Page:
How sensible can a regulatory approach be if we need to hide from the public the very fact that the regulatory scheme is in place?
Clearly, precluding the tobacco companies from telling the public that the FDA regulates cigarettes is not going to keep this information from the public. The legislation is getting tremendous publicity, and I would bet that even if it is not enacted, a substantial proportion of the public is going to think that the FDA regulates cigarettes just because they heard so much about it. Surely, people are going to catch wind of the fact that cigarettes are under FDA's regulatory jurisdiction. Whether the tobacco companies tell them or not.
So the perceived FDA seal of approval that the bill's supporters are finally worried about is going to happen, despite the newly inserted provision that prevents the tobacco companies from telling the public the simple truth.
Ironically, in an apparent effort to save face in the light of this late realization that the regulatory scheme is indeed going to create the FDA seal of approval that I warned about months ago (actually, years ago), bill proponents hastily inserted a provision that is such an act of haste and desperation that it is unconstitutional.
I believe that this provision violates the tobacco companies' rights under the First Amendment to the Constitution. I think it clearly violates their free speech rights.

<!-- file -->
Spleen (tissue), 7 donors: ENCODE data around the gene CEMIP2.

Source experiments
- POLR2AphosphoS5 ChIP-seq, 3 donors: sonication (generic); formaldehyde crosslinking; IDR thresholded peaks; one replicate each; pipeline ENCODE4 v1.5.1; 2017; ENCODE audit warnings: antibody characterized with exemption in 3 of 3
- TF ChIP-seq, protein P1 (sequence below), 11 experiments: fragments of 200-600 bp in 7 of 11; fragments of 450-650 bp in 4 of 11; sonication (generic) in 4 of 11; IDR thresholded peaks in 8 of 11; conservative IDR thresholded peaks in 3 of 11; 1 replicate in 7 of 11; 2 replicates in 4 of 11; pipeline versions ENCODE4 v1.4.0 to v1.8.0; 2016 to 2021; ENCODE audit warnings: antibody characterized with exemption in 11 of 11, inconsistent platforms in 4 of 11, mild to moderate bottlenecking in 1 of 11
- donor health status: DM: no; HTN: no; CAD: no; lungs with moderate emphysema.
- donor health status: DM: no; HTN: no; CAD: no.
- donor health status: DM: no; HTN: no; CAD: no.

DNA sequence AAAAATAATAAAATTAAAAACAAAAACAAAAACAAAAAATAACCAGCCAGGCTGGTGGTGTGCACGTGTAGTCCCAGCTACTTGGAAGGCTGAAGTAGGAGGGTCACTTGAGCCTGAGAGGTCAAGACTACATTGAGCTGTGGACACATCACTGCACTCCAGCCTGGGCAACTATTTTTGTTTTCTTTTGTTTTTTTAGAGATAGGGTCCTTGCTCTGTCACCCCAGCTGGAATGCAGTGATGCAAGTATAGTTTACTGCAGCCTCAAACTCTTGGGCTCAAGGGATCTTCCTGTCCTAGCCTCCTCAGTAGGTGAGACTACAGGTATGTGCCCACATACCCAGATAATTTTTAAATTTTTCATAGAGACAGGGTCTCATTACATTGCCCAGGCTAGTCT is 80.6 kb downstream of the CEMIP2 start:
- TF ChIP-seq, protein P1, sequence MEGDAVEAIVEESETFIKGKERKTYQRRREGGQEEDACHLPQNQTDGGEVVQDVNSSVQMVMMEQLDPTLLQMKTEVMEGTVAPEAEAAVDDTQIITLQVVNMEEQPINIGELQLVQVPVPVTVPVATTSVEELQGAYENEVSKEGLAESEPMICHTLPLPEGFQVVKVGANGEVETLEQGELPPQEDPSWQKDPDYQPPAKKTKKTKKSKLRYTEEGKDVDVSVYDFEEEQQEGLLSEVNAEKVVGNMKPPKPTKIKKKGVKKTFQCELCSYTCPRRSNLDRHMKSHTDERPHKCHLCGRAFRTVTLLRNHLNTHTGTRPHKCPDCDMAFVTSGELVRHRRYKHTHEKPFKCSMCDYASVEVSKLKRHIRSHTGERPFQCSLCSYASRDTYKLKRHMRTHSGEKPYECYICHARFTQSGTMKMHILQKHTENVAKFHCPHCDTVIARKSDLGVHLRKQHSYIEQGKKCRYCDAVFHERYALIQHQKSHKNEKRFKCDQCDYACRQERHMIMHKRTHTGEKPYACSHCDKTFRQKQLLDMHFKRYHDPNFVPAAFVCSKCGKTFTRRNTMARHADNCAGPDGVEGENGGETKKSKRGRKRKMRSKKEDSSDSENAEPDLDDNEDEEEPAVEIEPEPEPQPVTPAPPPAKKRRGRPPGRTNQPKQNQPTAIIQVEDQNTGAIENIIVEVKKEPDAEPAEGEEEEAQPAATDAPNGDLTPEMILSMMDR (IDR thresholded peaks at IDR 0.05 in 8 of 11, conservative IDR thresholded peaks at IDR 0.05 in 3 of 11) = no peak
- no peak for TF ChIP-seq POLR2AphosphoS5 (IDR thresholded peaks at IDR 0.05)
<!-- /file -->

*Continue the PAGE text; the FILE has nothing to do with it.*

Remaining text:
What the bill does, if it passes, is prevent tobacco companies from making a simple statement of the clear, undeniable, universally recognized truth: that cigarettes are regulated by the FDA. There is no compelling justification for interfering with the companies' First Amendment rights in this situation. I doubt that this provision would ever hold up if the companies rightfully challenge it.
How can you tell companies that they cannot make a simple statement of the truth that is widely known and widely disseminated through other sources?
Clearly, the FDA can regulate the labeling of cigarettes. And the FDA can certainly prevent companies from making statements that are false or misleading. But there is no compelling government interest that would justify taking away free speech rights to tell the public the truth.
Here is the rub: there would be no deception in the companies stating that the FDA regulates cigarettes. This would be undeniably true if the legislation is enacted; there would not be a shred of deception.
That is how foolish this legislation is. So foolish that we need to infringe upon the companies' First Amendment rights in order to make sure that the public doesn't catch wind that the legislation is in place.